Just three months after we got the green light to call for applications, we finally assembled the cohort under the Startup Grind flag. The Fox Theatre in Redwood City came alive with international founders, ecosystem supporters, corporate sponsors and investors sharing insights from tech industries across Europe and the US.

The buzz of connections forming was intoxicating. After the distinct drought of in-person connectivity over the past two years, the conference’s attendees were elated to be together, to share space and ideas, and to meet excited new faces from across the globe.

Amongst this bustle, we heard conversations about web3 - the next generation of the internet - mental health, and advice to international start-ups looking to raise US investment.

Many of our cohort are working at the cutting edge of new tech applications and wouldn’t have been out of place on stage. We left reflecting on the impact and excellence of similar events in Scotland, including Startup Summit and Turing Fest, which raise discussions as critical as we saw on stage halfway across the world.

Maybe, we thought, the Scottish ecosystem has as much to teach the global ecosystem as we have to learn here.

Alchemist Accelerator, a venture-backed initiative that catalyses early-stage companies, made for great hosts on the fifth day.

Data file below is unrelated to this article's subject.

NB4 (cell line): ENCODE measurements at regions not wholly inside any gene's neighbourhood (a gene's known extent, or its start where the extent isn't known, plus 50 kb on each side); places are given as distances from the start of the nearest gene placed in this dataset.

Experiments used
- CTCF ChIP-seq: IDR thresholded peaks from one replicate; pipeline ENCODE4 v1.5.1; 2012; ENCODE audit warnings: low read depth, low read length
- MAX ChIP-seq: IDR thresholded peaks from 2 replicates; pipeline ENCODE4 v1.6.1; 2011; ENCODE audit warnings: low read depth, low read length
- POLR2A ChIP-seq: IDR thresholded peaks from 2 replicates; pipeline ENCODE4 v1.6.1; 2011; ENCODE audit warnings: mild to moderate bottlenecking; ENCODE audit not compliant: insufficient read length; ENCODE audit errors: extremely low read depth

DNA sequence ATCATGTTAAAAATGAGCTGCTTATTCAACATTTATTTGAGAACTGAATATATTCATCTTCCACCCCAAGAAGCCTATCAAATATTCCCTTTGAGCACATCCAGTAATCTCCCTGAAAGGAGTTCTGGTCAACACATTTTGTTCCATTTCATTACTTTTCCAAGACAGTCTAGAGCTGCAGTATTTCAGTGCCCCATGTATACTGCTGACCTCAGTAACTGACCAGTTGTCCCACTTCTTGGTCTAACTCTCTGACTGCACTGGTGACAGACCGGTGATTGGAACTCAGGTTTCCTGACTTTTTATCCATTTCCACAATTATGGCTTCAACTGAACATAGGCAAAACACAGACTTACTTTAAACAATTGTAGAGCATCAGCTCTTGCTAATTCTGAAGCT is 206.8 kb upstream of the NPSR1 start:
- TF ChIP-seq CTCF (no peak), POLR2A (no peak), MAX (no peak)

Over lunch, we heard from Alchemist Partners' leadership Rachel Chalmers and Ian Bergman about the opportunities available for our cohort to build an international, rapid-growth tech business from San Francisco.

Embracing failure was the theme of the conversation: if you’re going to fail, we heard, fail big - so be unforgiving in your pursuit of success. Success is built on the mosaic of an ecosystem, so having the right people to support you when you stumble will help propel you through your entrepreneurial journey.

In all great adventures, there has to be a final challenge. Ours was set by SDI. On the concluding night, we hosted a Pitch Party with more than 50 of Silicon Valley’s Venture Capitalists at Werqwise in downtown San Francisco.

Our cohort had just two minutes on stage to capture the room. The advice from Alchemist was firmly instilled in the cohort as each put their fear of failure aside. To say that the team were proud to watch the cohort’s pitches would be an immense understatement.

At the end of a full, inspiring week, it was a privilege to see each delegate take to the stage, claim their space, share their vision and confidently ask for what they needed to get there.

Since returning to Scotland, we have been overwhelmed by the cohort’s feedback. We are excited to see the Silicon Valley inspiration ripple out from the cohort to their teams and our wider ecosystem.

Matching the valley’s ambitious mindset with Scotland’s high-impact mentality will be critical to cementing Scotland on the global stage - but our entrepreneurs can’t do it alone.

As Beena Sharma, chief executive of Bio Technical Scotland, said: "The support and encouragement from each fellow cohort member was a privilege.”

We are immensely grateful to the Scottish Government’s Technology Ecosystem Fund for making this trip a reality: our mission now is to continue to collaborate across our ecosystem, and beyond, to elevate our founders and show the world what Scotland has to offer.

Anna Brow is the head of communications at Startup Grind Scotland